Photo

America In the Balkans

To someone living in the Balkans, America feels like a protest chant that has been sang so much, it's lost its meaning.

by VICE Staff
18 September 2016, 12:00am

Tirana, June 2014

This article originally appeared on VICE Greece

To someone living in the centre of the Greek crisis, experiencing the rapid social changes happening in the Balkans, America will always feel like a faraway, terrifying castle, guarded by the sea. America is demonised and dreamy, semantically charged, peppered with Hollywood glitter – a protest chant that has been sang so much, it's lost its meaning.

At the same time, to people living in the Balkan peninsula, the upcoming American elections and the fear of a President Trump are a painful reminder of how little say we have in the fate of our countries. In an attempt to turn that feeling into images, a few years ago, I started to photograph the people I see on the street who randomly, and often unconsciously, wear or carry the American flag. Here are some of those photos I took travelling around the Balkans.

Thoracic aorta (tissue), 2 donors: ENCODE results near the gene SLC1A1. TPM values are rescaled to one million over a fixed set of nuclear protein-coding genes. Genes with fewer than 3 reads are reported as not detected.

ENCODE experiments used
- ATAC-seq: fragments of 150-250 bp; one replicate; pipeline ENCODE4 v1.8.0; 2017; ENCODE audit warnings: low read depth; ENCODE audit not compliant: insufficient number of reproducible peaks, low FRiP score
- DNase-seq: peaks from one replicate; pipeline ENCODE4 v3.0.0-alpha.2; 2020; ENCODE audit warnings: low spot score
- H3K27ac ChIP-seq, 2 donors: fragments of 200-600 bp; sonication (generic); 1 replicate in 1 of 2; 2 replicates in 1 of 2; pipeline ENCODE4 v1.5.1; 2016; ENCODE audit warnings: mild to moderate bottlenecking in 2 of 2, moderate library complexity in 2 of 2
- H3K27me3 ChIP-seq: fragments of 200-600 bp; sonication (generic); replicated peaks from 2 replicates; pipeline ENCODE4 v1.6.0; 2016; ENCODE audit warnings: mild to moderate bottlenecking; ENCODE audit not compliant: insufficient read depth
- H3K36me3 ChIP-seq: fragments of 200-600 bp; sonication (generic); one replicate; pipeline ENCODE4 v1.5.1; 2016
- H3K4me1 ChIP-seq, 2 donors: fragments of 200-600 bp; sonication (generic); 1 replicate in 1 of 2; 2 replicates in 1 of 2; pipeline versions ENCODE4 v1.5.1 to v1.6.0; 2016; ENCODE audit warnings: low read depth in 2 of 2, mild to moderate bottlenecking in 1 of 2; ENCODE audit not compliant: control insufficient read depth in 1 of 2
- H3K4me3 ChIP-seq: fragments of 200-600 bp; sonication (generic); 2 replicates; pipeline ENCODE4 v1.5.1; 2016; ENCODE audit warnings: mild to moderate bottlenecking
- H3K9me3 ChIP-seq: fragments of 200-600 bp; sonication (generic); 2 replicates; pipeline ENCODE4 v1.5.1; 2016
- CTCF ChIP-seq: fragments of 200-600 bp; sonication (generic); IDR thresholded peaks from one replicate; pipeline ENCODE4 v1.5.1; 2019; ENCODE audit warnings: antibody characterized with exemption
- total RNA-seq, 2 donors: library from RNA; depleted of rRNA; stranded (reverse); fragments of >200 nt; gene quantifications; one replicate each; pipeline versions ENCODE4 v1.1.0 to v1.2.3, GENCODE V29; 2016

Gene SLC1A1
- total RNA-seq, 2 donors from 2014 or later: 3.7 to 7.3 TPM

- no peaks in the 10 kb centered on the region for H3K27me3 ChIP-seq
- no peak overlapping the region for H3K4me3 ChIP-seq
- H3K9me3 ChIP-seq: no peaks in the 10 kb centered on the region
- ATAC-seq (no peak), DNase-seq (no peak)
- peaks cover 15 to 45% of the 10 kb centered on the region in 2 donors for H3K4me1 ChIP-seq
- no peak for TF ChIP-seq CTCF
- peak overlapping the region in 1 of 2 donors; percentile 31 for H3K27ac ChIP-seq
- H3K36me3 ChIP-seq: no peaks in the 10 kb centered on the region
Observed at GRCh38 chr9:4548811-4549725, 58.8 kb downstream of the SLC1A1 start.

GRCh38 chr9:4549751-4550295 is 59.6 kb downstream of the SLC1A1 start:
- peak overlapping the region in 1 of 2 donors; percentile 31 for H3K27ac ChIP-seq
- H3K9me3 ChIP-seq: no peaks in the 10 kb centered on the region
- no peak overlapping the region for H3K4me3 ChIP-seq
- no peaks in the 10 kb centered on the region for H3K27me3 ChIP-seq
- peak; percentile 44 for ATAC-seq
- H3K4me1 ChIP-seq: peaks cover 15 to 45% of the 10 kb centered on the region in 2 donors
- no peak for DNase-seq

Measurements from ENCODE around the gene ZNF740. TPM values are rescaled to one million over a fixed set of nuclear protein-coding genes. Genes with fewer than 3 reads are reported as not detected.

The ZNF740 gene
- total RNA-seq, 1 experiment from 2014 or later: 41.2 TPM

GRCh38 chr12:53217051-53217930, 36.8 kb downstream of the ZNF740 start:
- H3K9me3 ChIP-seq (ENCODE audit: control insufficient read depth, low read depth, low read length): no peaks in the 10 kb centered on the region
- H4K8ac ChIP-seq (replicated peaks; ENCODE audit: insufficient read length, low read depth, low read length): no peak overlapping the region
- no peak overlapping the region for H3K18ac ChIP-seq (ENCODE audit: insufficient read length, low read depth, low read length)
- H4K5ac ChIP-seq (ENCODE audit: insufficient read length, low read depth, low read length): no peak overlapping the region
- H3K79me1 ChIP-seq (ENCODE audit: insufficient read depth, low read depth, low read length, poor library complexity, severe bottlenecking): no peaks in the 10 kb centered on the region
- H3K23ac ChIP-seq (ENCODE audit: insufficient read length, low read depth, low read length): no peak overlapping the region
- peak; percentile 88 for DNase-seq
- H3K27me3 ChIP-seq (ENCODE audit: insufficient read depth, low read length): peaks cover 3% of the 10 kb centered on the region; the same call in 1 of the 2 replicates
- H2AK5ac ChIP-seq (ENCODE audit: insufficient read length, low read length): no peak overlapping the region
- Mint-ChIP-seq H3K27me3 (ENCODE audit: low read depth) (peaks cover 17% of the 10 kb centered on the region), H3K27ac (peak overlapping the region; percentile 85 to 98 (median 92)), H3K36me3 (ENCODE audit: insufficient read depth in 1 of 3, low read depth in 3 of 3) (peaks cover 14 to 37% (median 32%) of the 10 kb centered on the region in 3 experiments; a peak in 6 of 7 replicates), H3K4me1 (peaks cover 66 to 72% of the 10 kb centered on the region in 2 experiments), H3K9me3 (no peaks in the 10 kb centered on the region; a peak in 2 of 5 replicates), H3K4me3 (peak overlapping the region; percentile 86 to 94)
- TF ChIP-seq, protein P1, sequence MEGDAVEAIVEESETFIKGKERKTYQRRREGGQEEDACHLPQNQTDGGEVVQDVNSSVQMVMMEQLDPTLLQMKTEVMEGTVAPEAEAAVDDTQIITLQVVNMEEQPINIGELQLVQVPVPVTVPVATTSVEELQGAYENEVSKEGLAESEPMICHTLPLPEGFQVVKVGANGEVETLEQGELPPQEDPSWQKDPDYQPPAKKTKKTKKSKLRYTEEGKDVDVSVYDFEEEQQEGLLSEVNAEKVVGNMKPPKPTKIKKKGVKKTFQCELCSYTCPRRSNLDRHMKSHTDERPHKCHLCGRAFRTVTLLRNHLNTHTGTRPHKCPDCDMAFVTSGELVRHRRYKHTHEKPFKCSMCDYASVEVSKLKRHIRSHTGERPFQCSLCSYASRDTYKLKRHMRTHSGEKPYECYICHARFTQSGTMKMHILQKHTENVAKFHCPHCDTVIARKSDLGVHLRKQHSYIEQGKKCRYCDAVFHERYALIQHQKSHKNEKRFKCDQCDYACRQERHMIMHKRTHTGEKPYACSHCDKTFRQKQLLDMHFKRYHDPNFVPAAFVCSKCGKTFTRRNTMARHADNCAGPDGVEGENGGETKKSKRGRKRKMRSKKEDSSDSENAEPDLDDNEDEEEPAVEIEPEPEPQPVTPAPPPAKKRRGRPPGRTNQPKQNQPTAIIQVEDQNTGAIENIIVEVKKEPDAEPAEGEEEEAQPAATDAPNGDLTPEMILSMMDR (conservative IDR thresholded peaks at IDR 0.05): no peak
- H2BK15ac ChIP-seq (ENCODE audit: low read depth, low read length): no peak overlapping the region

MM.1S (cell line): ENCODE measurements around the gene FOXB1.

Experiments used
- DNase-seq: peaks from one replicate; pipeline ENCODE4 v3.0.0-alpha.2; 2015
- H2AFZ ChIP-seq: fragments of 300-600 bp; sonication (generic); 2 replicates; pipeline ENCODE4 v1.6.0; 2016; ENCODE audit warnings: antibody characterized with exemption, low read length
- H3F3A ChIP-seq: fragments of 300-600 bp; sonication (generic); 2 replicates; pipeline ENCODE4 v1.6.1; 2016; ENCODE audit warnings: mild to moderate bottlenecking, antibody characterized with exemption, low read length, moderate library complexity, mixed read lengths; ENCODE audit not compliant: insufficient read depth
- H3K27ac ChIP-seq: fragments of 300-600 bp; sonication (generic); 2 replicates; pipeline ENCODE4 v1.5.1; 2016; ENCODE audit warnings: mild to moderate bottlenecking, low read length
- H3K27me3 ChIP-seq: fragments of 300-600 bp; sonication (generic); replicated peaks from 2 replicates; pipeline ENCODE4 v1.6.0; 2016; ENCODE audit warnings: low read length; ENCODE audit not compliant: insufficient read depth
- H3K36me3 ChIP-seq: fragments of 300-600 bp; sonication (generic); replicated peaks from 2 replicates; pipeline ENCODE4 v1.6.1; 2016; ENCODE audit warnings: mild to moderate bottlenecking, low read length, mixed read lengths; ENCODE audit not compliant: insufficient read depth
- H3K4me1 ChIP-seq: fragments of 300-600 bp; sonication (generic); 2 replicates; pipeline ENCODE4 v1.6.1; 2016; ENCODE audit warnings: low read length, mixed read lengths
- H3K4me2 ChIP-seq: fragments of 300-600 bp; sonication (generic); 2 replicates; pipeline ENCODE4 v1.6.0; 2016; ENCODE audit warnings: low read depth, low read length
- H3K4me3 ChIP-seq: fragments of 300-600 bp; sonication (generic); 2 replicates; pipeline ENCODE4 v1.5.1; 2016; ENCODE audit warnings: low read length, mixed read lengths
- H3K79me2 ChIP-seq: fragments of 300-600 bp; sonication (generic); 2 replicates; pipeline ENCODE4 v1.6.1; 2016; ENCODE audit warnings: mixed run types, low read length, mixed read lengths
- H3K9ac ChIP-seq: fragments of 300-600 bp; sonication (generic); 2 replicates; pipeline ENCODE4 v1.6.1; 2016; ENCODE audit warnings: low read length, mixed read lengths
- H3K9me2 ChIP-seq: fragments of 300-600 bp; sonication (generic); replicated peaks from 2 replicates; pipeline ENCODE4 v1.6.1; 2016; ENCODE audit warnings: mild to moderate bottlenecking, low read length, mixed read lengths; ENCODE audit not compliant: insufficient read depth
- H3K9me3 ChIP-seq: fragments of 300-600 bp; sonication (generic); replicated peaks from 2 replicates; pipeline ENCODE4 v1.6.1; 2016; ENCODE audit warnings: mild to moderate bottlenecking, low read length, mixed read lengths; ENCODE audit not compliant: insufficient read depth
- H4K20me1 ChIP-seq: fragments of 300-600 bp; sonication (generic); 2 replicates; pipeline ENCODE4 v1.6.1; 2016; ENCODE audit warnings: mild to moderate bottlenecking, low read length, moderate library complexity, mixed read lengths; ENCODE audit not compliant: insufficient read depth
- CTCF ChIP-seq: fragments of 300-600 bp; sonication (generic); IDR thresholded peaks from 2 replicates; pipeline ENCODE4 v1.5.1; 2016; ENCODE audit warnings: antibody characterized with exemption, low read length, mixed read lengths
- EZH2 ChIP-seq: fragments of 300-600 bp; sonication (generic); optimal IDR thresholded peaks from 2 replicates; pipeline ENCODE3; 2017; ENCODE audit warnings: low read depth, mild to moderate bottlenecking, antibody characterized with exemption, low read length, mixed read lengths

Idomeni refugee camp, February 2016

Tirana, June 2013

Thessaloniki, May 2016

Athens, May 2016

Idomeni refugee camp, April 2016

Tirana, June 2013